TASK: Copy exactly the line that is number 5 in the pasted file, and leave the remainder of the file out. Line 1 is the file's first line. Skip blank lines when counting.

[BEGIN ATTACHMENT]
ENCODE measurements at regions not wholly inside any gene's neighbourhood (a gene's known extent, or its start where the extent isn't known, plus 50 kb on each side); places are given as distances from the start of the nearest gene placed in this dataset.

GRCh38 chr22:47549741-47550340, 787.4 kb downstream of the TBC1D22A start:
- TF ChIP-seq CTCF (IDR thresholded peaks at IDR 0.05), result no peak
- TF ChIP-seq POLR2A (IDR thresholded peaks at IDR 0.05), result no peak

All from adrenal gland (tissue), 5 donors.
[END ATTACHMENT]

All from adrenal gland (tissue), 5 donors.